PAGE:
Of course, with dozens of prospective and observational studies having been conducted, it is not unexpected that a few yield contrary results. However, these studies do not alter the balance of data, as is demonstrated in the numerous meta-analyses discussed above, especially the CNT (Coxib and traditional NSAID Trialists’) collaboration and McGettigan meta-analyses, which suggest that naproxen is not associated with an increased risk of cardiovascular thrombotic events [6668] (Figs. 4 and 5). The more recent CNT meta-analysis observed that major vascular events are increased, by varying degrees, through the use of NSAIDs. The use of coxibs or diclofenac significantly increased major vascular events, major coronary events, and risk of vascular death. Ibuprofen use significantly increased major coronary events but did not significantly increase risk of vascular death or major vascular events. Naproxen use did not significantly increase the risk of major vascular events and did not result in an increased risk of vascular death [68].

Fig. 4

Rate ratios and 95 % confidence intervals for major vascular events due to non-steroidal anti-inflammatory drugs. Data from the CNT meta-analysis [68] and McGettigan and Henry [67] meta-analysis

Fig. 5

Rate ratios and 95 % confidence intervals for myocardial infarction or coronary heart disease death due to non-steroidal anti-inflammatory drug. Data from the CNT meta-analysis [68]

The PRECISION trial will provide additional data regarding the cardiovascular risk of celecoxib compared with ibuprofen and naproxen [69, 70]. However, it is unclear (because of the limitations of PRECISION) whether it will impact the totality of the evidence reviewed in the CNT meta-analysis. In fact, the equipoise of the PRECISION trial was questioned by the FDA as a body of evidence indicates that naproxen exhibits a lower cardiovascular risk than other NSAIDs [71]. It should be noted that both PRECISION [72] and SCOT have limitations: the results of both trials will only be directly applicable to prescription dosing regimens (not OTC dosing regimens), aspirin interactions could undermine the interpretability of PRECISION results, and SCOT will be underpowered to provide insight into specific tNSAIDs. Furthermore, celecoxib exposure in the SCOT trial was lower than that in trials in which a cardiovascular risk was observed, supporting the general recommendation that a reduction in NSAID exposure results in a reduction in cardiovascular risk. This, of course, is applicable to all NSAIDs, including naproxen [29].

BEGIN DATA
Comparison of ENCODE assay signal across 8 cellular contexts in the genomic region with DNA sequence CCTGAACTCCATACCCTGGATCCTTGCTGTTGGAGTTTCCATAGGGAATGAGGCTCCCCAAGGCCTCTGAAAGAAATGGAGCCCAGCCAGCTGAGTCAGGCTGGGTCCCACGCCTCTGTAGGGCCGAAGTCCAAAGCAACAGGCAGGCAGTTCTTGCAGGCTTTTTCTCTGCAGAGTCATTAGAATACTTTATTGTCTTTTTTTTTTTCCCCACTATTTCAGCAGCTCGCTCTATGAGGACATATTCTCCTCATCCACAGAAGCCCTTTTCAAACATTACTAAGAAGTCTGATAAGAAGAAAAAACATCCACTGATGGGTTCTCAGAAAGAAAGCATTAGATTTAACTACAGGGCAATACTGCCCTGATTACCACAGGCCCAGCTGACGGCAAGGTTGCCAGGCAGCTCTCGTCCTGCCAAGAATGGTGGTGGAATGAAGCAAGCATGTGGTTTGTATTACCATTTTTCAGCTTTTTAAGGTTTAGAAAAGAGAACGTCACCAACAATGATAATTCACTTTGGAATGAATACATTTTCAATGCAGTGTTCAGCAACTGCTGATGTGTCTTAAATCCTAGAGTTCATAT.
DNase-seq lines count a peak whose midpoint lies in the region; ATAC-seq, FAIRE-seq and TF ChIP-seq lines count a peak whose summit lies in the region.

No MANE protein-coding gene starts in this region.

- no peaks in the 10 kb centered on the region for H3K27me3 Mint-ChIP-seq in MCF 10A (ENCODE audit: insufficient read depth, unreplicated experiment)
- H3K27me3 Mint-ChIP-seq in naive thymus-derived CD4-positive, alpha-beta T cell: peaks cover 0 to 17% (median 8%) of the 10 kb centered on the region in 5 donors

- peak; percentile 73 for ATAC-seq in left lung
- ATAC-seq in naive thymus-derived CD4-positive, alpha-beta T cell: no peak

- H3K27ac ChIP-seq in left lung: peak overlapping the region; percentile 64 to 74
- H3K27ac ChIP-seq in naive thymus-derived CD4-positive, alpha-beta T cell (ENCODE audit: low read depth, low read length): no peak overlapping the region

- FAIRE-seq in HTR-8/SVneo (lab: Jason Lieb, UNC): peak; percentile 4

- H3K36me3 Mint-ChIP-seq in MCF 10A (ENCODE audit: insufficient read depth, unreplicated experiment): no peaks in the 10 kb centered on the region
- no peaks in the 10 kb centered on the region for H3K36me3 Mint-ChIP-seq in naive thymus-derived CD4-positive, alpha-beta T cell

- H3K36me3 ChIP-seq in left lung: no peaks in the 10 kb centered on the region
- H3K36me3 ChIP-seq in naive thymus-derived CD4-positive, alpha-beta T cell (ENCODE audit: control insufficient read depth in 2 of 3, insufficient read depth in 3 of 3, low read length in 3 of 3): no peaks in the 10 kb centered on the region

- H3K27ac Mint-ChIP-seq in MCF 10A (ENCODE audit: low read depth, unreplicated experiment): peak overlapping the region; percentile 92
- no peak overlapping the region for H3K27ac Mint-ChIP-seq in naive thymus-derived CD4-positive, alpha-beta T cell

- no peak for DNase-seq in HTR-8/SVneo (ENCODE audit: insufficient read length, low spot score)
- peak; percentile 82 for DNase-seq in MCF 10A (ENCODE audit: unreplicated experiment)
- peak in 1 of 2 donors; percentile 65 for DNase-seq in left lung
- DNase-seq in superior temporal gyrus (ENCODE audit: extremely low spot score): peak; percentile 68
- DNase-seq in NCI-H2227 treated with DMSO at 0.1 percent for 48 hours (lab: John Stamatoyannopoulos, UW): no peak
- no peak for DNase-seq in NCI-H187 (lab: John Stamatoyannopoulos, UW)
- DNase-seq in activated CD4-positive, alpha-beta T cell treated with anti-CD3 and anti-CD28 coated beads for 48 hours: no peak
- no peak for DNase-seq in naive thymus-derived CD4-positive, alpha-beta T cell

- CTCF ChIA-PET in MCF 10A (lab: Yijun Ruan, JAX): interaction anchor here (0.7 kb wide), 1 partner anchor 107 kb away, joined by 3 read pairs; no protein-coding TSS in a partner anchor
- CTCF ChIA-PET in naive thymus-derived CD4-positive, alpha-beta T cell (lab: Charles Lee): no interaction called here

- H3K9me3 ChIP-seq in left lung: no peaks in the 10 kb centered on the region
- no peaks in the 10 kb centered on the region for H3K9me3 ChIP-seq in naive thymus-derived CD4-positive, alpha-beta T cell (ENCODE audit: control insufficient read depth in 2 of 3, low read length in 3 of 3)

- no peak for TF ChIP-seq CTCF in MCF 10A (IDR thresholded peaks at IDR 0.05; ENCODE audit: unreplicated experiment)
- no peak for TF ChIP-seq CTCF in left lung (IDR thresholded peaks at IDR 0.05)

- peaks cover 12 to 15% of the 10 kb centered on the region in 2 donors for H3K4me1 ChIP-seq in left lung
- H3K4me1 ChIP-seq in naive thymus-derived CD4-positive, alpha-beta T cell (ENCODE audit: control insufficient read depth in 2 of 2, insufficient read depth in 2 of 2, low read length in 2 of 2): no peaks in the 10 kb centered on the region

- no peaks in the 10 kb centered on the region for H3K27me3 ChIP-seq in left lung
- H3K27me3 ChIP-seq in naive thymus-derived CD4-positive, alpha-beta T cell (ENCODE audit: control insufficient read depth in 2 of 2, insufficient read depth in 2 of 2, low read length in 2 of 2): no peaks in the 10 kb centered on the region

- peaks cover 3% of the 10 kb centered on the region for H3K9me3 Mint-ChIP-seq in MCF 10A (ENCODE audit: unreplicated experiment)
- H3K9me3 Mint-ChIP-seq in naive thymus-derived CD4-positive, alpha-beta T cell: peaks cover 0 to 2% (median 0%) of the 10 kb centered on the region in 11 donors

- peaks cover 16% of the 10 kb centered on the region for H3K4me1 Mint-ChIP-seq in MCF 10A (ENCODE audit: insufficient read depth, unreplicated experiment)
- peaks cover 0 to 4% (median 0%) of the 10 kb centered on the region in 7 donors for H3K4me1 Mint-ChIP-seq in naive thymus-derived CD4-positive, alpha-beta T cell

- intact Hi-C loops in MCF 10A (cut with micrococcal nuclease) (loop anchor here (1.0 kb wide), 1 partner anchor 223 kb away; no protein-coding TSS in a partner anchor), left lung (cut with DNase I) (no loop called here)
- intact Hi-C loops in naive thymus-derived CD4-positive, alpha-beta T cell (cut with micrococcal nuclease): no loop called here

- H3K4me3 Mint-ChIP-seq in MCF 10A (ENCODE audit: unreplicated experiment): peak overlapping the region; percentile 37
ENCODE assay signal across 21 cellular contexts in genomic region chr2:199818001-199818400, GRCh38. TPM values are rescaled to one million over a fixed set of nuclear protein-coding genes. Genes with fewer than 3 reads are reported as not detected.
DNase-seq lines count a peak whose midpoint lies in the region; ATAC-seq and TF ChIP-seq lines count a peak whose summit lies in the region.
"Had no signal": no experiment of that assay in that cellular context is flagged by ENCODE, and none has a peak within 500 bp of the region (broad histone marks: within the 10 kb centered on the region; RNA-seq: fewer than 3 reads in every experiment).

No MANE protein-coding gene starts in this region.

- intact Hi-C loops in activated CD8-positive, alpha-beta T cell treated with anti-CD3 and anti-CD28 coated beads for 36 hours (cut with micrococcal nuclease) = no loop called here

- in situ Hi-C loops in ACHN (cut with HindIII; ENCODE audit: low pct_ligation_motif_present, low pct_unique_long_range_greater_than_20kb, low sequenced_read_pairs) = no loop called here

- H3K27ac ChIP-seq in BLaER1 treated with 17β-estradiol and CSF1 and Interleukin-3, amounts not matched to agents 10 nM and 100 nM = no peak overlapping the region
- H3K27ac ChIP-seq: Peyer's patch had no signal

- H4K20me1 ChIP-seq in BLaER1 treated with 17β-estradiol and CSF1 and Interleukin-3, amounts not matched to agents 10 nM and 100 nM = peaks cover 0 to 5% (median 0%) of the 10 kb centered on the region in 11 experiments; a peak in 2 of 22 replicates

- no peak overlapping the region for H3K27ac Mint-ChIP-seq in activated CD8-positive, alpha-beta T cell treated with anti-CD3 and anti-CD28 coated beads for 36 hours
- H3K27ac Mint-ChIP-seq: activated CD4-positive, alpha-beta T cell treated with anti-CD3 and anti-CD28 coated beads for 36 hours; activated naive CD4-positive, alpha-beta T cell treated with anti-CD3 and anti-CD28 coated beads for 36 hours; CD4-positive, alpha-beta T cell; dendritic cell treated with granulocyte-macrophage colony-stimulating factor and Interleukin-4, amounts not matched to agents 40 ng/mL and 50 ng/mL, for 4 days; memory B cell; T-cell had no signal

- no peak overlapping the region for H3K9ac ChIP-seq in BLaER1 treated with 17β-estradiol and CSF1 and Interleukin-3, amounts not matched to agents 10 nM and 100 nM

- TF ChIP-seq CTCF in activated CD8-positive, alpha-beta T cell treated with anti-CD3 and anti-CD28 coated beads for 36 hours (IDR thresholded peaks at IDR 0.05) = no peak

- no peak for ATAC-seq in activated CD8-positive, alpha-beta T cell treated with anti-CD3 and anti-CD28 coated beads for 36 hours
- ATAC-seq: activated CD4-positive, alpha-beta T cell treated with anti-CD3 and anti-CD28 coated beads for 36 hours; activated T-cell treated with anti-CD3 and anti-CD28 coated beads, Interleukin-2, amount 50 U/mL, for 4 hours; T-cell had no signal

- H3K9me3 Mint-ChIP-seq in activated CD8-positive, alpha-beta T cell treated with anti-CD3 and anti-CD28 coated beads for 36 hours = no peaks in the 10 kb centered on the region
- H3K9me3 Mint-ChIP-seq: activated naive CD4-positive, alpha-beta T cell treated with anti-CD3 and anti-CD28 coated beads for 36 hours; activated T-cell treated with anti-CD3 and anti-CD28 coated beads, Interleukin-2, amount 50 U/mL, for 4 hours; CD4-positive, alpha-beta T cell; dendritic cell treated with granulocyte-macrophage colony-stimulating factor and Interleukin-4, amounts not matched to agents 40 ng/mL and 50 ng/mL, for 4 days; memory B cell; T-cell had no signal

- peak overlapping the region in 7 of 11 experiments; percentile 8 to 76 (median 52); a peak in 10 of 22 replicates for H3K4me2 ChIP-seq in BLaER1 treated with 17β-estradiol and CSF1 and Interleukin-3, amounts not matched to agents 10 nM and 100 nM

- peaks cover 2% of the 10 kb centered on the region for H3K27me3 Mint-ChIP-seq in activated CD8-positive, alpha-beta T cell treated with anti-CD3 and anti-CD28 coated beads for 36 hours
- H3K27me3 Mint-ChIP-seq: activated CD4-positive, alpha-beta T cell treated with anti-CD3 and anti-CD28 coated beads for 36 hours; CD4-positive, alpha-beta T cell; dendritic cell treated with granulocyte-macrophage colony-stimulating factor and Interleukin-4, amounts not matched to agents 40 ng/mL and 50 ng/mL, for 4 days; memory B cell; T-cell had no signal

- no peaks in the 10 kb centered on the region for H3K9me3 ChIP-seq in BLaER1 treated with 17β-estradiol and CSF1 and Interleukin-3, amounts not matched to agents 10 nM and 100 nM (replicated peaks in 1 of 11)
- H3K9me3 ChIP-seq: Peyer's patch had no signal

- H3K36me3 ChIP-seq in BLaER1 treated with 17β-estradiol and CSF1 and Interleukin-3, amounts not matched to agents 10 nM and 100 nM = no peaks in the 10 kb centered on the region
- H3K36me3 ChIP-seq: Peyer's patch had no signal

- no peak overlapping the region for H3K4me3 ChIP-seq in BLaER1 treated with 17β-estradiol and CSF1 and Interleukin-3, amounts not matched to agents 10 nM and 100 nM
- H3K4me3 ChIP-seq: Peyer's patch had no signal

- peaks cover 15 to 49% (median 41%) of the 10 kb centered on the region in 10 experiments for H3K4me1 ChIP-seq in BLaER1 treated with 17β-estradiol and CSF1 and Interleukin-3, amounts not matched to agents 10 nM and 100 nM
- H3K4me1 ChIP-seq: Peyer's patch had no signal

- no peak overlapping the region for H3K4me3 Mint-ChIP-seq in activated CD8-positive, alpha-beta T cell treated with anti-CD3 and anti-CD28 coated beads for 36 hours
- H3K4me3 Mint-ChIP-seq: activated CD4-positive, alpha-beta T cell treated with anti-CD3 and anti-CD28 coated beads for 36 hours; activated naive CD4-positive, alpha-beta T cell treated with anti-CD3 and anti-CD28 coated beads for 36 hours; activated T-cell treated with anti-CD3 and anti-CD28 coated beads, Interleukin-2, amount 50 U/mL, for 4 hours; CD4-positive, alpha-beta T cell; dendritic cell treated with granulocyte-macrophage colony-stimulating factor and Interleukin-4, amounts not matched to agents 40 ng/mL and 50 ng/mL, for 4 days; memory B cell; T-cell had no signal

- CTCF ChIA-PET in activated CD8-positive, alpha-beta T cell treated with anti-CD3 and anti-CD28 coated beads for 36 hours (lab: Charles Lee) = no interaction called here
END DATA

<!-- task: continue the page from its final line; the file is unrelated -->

It is due to this totality of evidence of differential safety of naproxen with regard to cardiovascular outcomes that the American Heart Association and American College of Gastroenterology have issued the recommendations that naproxen should be the NSAID of choice for patients with high cardiovascular risk [7376].


All NSAIDs, to some degree, alter vasodilation and sodium excretion by affecting prostanoid production (e.g., PGE2), which can result in hypertension, a risk factor for cerebrovascular and thromboembolic events [11, 7779]. The COX isozymes are present in various tissues throughout the body and also affect hemostasis differently via prostanoids [80, 81]. Platelets are an integral component of cardiovascular hemostasis and express only COX-1, in contrast to endothelial cells, which express both COX-1 and COX-2. COX-1 drives production of TXA2, which causes platelet aggregation, vasoconstriction, and an increase in vascular and cardiac remodeling. COX-2 is necessary for the production of prostacyclin, which is a potent vasodilator, inhibiting platelet function and promoting renal sodium excretion [29, 73].